The original, rear-engined Fiat 500 is a design icon thanks to its distinctly recognizable rounded shape and diminutive size. Millions were made from 1957 to 1975, plenty survive, and the car has received not one but two revivals, first in 1991 in the form of the literally named Cinquecento and then with the 2007-present, retro-styled "Nuova" 500. But it's the original that's still worth celebrating, and a new exhibition at New York's MoMA museum is doing just that.
The industrial design exhibition, The Value of Good Design, displays an F series 500 as an "expression of form following function." The rear-engined 500 of 1957 was well-timed as Italy rose from the ruins of war and families needed an affordable car that could fit four -- and the 500's spacious packaging was found handy enough to warrant strong sales. And choosing a 500 didn't mean you would need to give up style, especially as a folding fabric roof made the 500 good for sunny weather outings as well (while also saving a bit of steel).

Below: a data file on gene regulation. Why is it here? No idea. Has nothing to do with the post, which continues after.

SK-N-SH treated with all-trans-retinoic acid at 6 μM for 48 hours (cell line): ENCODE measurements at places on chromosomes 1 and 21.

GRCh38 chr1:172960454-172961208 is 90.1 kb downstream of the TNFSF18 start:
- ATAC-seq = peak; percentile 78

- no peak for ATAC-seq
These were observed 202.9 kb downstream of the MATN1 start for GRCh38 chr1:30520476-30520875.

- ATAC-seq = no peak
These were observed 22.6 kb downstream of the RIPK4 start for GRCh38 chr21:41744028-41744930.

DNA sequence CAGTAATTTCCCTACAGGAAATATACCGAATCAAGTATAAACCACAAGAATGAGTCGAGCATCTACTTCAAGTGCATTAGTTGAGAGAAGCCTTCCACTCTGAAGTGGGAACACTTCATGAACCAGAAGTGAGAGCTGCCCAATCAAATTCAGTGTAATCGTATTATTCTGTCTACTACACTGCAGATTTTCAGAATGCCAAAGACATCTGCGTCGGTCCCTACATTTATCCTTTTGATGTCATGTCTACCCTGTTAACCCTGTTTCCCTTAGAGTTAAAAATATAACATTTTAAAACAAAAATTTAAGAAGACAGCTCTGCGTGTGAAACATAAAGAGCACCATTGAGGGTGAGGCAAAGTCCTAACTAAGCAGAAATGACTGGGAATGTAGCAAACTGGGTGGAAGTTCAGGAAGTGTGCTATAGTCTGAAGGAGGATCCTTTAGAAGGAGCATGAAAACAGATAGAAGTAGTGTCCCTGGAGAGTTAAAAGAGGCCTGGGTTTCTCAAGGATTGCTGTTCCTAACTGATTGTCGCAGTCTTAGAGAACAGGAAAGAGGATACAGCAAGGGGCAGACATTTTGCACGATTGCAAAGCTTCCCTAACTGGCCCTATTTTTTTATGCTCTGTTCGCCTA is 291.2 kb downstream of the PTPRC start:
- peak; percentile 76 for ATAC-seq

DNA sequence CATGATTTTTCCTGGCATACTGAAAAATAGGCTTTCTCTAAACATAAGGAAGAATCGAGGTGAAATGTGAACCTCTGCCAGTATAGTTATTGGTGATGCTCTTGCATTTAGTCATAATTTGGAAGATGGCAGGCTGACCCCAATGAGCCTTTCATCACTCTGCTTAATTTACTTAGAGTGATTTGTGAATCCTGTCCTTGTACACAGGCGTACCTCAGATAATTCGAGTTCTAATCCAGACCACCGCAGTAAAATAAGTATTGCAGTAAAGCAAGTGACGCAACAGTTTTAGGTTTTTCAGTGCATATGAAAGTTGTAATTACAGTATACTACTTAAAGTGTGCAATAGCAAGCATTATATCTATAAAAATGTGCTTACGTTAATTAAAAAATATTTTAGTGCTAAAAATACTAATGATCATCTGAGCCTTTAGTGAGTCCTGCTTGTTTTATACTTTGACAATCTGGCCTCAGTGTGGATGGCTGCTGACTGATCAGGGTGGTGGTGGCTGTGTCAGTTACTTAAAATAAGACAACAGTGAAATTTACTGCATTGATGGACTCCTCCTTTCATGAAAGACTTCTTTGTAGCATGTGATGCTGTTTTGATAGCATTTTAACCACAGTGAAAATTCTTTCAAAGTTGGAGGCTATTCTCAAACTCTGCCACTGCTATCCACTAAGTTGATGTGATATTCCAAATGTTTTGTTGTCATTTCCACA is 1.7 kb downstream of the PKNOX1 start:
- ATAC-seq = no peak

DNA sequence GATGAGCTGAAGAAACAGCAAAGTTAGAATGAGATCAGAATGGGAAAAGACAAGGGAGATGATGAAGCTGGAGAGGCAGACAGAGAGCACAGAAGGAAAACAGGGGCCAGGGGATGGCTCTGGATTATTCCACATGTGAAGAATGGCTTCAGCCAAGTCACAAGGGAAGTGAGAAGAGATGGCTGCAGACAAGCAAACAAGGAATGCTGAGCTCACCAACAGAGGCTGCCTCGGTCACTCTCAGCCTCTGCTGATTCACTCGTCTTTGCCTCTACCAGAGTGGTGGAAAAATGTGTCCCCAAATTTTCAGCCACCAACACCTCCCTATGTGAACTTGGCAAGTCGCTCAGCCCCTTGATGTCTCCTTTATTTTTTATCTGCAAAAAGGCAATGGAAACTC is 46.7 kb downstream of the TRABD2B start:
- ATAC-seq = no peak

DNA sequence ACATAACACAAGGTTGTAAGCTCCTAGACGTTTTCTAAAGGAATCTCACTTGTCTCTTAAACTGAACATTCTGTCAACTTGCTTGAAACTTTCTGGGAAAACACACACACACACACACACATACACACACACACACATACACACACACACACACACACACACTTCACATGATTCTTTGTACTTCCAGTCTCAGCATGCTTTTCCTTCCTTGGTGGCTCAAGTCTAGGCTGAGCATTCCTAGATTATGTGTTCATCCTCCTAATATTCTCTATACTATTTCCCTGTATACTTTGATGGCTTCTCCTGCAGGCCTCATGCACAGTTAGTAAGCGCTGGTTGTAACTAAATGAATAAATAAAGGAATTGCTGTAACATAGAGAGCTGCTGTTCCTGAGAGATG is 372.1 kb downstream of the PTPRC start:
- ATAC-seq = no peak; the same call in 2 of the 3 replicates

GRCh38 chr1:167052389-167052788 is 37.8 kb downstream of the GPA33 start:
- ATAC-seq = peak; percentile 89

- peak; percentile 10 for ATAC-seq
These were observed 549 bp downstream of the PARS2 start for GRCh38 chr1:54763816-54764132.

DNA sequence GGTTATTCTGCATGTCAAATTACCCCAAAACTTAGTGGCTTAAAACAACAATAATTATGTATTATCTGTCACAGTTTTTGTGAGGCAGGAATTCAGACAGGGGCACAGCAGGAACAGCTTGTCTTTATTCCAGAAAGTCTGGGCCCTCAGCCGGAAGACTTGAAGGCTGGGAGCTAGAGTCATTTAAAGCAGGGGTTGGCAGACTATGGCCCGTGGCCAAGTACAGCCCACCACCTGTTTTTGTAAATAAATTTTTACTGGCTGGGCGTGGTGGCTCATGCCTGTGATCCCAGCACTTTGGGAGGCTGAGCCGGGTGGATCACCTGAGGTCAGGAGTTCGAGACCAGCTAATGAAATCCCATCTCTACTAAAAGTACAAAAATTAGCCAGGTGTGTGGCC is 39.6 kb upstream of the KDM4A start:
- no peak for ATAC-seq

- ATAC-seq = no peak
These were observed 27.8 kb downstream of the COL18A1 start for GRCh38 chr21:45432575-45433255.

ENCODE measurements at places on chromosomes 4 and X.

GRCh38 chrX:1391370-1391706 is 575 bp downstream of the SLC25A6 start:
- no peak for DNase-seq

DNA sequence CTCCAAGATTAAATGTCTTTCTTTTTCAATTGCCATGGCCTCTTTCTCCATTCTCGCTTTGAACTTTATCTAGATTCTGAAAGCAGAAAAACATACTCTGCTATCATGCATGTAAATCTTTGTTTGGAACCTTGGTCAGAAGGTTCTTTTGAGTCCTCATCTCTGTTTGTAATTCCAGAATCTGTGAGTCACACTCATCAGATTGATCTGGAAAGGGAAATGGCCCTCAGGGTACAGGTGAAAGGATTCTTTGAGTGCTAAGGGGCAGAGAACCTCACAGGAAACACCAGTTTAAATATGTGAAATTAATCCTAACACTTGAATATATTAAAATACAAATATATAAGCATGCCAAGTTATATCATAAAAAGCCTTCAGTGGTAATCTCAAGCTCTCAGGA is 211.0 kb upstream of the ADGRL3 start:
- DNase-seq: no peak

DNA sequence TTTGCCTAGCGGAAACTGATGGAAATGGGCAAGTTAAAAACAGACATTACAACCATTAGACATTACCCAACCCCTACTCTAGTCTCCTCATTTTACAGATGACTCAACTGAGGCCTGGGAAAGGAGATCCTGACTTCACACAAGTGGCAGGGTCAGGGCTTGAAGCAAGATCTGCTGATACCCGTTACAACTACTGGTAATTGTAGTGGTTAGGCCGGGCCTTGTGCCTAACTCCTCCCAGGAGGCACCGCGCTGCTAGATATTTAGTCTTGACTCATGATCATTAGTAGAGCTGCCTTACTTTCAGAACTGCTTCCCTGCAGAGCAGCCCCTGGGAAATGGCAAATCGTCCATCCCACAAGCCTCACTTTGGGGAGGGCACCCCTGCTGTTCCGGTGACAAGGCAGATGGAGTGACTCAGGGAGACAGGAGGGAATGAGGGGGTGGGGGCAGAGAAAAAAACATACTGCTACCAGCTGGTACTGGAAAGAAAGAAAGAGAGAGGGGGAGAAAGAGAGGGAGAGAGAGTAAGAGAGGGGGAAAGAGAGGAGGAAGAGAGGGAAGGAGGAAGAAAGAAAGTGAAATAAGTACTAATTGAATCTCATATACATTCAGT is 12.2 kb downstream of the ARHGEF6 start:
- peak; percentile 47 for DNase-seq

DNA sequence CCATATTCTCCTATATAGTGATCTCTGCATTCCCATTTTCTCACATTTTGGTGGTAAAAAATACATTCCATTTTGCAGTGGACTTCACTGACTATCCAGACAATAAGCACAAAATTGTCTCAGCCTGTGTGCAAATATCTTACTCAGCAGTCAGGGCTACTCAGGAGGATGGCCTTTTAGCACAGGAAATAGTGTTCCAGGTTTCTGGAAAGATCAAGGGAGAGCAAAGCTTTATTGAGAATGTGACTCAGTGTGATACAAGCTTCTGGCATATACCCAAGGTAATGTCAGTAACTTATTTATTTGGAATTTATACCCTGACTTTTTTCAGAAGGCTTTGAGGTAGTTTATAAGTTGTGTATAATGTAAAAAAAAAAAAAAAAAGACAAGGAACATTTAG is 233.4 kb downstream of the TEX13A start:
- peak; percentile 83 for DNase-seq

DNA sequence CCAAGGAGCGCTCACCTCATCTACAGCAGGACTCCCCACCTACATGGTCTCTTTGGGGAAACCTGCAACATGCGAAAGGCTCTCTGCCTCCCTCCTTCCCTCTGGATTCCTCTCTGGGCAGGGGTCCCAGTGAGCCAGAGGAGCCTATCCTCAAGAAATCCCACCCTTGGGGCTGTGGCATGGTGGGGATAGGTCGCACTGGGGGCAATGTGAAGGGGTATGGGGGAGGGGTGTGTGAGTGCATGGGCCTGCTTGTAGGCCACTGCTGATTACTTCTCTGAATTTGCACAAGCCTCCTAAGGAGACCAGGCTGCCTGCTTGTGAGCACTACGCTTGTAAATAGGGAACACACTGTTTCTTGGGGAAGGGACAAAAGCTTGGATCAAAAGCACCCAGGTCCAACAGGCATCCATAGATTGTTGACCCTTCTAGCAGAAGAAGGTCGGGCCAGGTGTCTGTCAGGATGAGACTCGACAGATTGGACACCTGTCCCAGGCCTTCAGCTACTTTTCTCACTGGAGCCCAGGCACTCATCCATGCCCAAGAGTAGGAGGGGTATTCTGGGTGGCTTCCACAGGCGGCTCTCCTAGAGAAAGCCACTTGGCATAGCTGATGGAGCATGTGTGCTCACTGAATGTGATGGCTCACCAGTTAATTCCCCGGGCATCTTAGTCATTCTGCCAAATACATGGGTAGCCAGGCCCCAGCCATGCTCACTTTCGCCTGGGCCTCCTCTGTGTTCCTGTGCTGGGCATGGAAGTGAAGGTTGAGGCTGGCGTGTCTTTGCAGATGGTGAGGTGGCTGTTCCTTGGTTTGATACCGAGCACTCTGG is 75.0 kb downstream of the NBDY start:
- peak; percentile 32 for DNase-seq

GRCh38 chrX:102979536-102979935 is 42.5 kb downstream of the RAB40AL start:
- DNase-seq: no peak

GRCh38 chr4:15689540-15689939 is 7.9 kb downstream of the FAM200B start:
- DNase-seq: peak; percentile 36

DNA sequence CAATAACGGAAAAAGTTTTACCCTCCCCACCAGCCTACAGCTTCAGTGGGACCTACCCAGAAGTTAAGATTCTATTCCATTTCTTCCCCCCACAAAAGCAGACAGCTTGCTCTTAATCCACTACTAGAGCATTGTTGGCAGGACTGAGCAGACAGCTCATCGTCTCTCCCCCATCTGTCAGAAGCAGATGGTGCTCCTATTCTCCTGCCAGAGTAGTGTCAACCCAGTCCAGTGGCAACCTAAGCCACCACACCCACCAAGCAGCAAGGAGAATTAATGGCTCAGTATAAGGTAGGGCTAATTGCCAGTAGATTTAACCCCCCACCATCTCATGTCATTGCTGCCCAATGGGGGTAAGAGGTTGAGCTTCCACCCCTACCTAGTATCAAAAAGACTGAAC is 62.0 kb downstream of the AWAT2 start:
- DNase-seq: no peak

Recently, Fiat's small-car know-how has been in the spotlight at various exhibitions. At the Grand Basel show in Switzerland, Italian design professor Paolo Tumminelli celebrated a beat-up, original Fiat Panda as "The very last car made for people, the last surviving witness of a time when the car was still serving humans -- and not the other way around." That is certainly true of the 500 as well, along with its successors, the 600 and 126 models. The below promotional Fiat video from 1957 shows just how cool the 500 was when it was new.